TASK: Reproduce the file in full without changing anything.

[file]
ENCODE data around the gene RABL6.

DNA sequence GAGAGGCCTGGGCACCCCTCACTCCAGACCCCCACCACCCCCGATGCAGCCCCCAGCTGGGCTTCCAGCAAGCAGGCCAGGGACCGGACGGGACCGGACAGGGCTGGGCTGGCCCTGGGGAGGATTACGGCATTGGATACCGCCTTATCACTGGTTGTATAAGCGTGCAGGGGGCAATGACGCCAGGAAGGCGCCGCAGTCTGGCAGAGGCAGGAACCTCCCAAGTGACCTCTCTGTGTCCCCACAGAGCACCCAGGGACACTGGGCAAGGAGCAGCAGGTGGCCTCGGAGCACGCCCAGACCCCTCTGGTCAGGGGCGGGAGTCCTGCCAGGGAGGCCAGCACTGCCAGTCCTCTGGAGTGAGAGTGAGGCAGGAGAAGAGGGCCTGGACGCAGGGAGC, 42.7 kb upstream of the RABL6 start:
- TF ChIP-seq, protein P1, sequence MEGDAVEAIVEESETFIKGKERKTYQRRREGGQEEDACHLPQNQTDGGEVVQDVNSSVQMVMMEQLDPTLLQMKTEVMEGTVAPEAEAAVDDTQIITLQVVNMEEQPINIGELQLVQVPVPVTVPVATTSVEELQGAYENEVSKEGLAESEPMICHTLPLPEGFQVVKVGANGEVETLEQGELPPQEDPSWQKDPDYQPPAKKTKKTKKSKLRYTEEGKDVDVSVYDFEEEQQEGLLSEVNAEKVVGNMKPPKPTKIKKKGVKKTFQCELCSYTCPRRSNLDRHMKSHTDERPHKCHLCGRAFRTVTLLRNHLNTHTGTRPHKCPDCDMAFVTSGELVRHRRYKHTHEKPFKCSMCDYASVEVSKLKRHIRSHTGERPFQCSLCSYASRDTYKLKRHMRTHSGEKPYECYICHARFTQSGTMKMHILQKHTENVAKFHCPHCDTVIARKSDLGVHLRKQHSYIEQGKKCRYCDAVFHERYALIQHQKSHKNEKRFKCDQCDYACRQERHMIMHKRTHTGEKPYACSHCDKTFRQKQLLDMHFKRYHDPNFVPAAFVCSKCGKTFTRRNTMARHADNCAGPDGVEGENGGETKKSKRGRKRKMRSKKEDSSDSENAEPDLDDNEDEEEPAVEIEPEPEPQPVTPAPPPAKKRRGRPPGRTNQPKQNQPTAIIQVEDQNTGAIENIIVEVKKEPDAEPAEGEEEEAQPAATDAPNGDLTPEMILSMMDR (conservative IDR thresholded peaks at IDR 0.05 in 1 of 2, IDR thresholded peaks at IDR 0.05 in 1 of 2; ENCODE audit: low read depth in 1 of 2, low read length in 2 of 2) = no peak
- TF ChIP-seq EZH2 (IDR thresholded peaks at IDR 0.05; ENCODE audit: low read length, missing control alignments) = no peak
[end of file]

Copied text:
ENCODE data around the gene RABL6.

DNA sequence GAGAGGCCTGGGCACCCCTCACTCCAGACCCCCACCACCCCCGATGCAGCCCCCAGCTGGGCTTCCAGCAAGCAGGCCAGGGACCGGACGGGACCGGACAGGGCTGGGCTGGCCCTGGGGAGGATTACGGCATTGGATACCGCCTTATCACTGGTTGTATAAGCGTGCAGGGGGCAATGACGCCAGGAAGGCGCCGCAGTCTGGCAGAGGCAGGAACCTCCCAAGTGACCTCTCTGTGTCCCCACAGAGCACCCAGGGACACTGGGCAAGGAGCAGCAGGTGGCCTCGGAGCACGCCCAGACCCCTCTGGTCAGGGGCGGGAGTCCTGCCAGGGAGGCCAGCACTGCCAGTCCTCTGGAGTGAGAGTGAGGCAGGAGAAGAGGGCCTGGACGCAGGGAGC, 42.7 kb upstream of the RABL6 start:
- TF ChIP-seq, protein P1, sequence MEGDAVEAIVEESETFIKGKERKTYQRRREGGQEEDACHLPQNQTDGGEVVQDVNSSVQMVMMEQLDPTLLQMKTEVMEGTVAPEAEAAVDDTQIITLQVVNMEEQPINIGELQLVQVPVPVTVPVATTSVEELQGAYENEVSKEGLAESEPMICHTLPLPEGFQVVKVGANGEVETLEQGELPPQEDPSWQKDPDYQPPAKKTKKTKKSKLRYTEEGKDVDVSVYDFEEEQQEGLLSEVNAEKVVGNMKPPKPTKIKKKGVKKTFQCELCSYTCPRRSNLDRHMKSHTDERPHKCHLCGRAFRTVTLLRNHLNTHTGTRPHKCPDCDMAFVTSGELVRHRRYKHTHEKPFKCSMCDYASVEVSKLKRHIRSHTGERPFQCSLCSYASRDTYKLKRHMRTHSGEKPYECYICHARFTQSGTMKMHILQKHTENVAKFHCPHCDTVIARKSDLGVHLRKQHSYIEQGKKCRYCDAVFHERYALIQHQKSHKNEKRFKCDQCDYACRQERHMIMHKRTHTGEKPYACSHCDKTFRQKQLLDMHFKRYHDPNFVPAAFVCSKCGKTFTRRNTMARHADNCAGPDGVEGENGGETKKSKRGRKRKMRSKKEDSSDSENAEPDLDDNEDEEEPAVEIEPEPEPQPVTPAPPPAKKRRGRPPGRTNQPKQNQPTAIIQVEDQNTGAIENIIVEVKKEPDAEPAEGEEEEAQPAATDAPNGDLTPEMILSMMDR (conservative IDR thresholded peaks at IDR 0.05 in 1 of 2, IDR thresholded peaks at IDR 0.05 in 1 of 2; ENCODE audit: low read depth in 1 of 2, low read length in 2 of 2) = no peak
- TF ChIP-seq EZH2 (IDR thresholded peaks at IDR 0.05; ENCODE audit: low read length, missing control alignments) = no peak